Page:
Kei’lan’s aunt speaks out after teen’s tragic death

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Kei’lan Allen aunt

By WVUA 23 News Reporter A’Leeyah Ponder

A little over a week after his untimely death in a drive-by shooting, the aunt of 13-year-old Kei’lan Allen is praying for an end to the gun violence that took her nephew and another teen just days later.

In recent weeks, the Tuscaloosa area has seen an uptick in gun-related deaths, including Kei’lan’s and 16-year-old Trinity Shannon, who died Oct. 19 in a Northport drive-by shooting.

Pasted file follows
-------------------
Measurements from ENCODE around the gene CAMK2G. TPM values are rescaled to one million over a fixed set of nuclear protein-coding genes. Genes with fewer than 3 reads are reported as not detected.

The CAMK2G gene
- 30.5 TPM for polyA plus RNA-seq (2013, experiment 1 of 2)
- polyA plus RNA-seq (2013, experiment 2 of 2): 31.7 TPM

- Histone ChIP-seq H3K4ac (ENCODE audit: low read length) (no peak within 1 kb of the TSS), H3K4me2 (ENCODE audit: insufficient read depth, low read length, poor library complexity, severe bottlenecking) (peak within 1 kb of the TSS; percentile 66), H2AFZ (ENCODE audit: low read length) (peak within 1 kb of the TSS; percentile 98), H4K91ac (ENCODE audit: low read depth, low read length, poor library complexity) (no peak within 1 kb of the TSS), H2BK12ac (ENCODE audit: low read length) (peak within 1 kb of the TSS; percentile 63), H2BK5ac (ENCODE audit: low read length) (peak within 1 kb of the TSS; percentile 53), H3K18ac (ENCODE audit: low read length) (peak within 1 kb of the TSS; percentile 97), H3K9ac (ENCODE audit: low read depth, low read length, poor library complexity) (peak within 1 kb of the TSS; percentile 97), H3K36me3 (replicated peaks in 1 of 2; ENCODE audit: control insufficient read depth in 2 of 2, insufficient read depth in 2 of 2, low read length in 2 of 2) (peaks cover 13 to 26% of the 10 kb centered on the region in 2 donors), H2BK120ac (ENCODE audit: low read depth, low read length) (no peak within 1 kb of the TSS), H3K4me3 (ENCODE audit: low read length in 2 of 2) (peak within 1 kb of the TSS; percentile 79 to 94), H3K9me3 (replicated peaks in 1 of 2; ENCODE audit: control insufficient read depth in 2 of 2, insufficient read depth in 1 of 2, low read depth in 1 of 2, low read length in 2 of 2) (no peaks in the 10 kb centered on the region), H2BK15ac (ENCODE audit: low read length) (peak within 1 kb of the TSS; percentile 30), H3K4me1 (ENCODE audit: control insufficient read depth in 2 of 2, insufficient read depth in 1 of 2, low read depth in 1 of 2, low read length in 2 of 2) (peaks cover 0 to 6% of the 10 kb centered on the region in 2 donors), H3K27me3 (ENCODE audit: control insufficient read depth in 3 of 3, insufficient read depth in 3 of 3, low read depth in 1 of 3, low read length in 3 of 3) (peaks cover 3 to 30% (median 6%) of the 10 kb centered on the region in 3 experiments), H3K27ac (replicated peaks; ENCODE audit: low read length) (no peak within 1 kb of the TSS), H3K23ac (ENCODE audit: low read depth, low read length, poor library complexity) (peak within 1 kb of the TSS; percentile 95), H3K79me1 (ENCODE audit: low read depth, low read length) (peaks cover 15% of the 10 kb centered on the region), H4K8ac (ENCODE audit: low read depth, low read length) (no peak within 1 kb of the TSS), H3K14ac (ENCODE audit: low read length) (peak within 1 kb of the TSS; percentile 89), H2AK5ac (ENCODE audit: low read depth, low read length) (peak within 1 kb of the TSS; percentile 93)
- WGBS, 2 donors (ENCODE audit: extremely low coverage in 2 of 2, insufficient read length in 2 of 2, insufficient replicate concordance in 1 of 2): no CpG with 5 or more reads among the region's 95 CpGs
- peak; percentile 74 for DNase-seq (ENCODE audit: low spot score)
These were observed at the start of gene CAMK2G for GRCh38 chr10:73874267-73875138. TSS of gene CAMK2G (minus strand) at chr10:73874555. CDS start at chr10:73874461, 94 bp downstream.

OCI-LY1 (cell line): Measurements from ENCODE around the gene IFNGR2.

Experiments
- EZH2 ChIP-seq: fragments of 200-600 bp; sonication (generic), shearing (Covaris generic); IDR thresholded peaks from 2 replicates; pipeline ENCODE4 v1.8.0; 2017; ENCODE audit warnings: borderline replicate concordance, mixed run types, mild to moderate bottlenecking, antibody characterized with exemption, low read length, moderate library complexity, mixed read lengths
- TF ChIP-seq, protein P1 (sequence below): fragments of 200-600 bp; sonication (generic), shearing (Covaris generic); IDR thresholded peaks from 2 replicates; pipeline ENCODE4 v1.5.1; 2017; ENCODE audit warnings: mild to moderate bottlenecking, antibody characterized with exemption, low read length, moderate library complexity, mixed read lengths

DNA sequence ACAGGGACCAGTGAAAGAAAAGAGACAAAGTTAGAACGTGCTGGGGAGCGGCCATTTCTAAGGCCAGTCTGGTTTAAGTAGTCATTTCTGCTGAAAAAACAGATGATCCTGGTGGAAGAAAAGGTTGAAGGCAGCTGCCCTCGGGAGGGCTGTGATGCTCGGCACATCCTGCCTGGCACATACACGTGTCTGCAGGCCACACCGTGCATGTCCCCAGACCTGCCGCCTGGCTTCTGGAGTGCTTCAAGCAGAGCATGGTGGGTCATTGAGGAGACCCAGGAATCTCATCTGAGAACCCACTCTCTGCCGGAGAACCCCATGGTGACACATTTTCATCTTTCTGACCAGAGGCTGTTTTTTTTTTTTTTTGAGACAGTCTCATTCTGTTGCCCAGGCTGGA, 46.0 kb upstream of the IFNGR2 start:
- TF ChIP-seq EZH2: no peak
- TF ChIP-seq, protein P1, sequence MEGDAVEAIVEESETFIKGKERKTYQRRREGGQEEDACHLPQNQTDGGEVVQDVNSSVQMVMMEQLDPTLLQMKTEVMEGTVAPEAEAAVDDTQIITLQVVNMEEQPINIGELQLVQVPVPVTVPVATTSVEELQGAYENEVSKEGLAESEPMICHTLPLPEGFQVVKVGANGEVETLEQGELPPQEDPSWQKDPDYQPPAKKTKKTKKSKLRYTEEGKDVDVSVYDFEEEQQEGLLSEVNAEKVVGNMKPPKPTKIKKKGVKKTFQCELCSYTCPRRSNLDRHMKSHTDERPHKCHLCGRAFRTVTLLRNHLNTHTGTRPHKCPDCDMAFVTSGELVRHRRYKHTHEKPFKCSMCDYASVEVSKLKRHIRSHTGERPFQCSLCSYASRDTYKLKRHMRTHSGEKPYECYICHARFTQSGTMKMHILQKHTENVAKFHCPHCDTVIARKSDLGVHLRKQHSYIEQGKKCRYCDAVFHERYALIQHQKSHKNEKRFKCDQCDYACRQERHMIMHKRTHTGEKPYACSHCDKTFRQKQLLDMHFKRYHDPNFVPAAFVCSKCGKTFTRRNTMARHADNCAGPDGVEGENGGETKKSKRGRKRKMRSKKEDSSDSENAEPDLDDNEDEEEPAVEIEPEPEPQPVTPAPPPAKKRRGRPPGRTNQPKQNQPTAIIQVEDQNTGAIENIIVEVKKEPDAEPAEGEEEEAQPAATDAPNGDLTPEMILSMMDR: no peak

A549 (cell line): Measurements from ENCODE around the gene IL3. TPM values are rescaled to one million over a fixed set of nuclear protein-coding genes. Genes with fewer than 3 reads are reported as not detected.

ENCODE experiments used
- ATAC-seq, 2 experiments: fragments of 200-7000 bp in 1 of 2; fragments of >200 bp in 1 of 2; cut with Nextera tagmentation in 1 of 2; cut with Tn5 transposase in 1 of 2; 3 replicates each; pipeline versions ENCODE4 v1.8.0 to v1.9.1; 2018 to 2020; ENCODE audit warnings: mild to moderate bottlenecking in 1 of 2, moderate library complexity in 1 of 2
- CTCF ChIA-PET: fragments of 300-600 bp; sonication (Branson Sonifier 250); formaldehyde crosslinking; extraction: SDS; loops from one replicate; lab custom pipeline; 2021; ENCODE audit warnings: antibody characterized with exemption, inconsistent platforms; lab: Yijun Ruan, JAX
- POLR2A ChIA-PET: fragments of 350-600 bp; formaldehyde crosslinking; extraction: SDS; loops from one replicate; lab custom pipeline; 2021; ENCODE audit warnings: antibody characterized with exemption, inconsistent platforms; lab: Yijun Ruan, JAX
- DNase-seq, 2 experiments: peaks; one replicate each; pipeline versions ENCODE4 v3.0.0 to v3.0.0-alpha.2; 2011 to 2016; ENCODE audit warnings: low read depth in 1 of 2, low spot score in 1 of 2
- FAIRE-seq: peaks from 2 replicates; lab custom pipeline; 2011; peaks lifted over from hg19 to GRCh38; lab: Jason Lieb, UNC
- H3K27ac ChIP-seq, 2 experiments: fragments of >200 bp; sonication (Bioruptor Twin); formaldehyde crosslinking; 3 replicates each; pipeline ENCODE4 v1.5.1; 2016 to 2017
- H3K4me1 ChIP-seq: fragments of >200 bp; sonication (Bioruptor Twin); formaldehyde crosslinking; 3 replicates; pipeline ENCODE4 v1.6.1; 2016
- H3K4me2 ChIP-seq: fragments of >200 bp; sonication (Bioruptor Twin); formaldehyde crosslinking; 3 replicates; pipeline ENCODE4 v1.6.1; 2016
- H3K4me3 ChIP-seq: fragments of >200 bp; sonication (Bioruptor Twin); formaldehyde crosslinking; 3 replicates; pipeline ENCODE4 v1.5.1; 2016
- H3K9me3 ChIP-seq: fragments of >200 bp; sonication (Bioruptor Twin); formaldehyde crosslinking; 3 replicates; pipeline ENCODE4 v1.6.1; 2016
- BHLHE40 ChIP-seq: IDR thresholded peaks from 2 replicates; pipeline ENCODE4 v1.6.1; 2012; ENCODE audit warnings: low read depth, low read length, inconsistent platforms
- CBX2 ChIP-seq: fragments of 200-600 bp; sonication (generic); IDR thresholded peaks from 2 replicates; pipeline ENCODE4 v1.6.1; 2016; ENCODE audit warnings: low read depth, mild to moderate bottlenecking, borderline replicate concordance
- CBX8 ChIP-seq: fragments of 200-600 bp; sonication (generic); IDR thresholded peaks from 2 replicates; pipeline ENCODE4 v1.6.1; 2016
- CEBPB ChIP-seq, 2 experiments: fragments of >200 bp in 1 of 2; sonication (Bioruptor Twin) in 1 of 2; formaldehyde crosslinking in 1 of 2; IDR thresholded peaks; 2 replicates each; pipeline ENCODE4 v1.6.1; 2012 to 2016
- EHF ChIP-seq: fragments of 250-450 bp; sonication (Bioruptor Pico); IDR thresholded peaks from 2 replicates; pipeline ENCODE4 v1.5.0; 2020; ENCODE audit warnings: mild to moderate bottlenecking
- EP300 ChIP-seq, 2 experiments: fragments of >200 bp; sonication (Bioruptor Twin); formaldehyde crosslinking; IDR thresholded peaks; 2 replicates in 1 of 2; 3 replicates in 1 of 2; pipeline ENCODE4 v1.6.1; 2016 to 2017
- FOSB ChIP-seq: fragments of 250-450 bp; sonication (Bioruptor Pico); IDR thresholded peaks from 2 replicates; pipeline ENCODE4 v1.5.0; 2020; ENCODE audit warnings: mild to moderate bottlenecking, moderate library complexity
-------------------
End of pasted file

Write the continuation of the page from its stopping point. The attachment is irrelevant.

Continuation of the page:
<p class=”x_MsoNormal”><span data-ogsc=”black” data-ogsb=”white”>“As a society somehow, we have to find other ways to solve our conflicts besides using guns,” said Michelle Cole-Barnes, Kei’lan’s aunt.<br></span></p><p class=”x_MsoNormal”><span data-ogsc=”black” data-ogsb=”white”>Kei’lan died Oct. 15 in his West Tuscaloosa bedroom, the lone victim of a drive-by shooting police said was aimed at another member of his household.</span><span data-ogsc=”black” data-ogsb=”white”><br></span></p><p class=”x_MsoNormal”><span data-ogsc=”black” data-ogsb=”white”>Cole-Barnes said law enforcement needs to work on stopping gun violence in West Alabama and across the state.</span></p><p class=”x_MsoNormal”><span class=”x_normaltextrun”>“Our law enforcement having better relationships in the community is going to be critical,” said Cole-Barnes. “</span><span data-ogsc=”black”>And probably starting at a young age, which they already do. A lot of (law enforcement) are in the school systems and trying to build positive relationships.”</span></p><p class=”x_paragraph”><span class=”x_eop”>Cole-Barnes said the hate spreading through communities is causing great pain around the world.  </span></p><p class=”x_paragraph”><span class=”x_normaltextrun”>“Too many families are crying,” she said. “We have to stop this foolishness.”</span></p><p class=”x_paragraph”><span class=”x_normaltextrun”>According to the Tuscaloosa Violent Crimes Unit, there have been 13 deaths caused by gun violence in Tuscaloosa County since Jan. 1.</span><span class=”x_eop”> Three of those happened this month.</span></p><p class=”x_paragraph”><span data-ogsc=”black” data-ogsb=”white”>Barnes said children should be taught conflict resolution tactics early in their lives so they can apply those lessons when they’re older. </span></p><p class=”x_paragraph”><span class=”x_normaltextrun”>“If we want to make America great, let’s start treating people with respect,” Cole-Barnes said. “Let’s treat people the way we want to be treated.”</span></p><p class=”x_paragraph”><span class=”x_normaltextrun”>Although Kei’Lan was called to heaven all too soon, Barnes said she believes his legacy of respect and honor can inspire the community and the world.</span><span class=”x_eop”>  </span></p><p class=”x_paragraph”><span class=”x_eop”>Stillman College awarded Kei’Lan with a posthumous acceptance at his homegoing last week in honor of his academic interests and success. </span></p><p class=”x_paragraph”><span class=”x_eop”>And on Wednesday, Kei’Lan’s family and peers met with Trinity’s family during a candlelight vigil hosted by Northport Mayor Bobby Herndon.</span></p>

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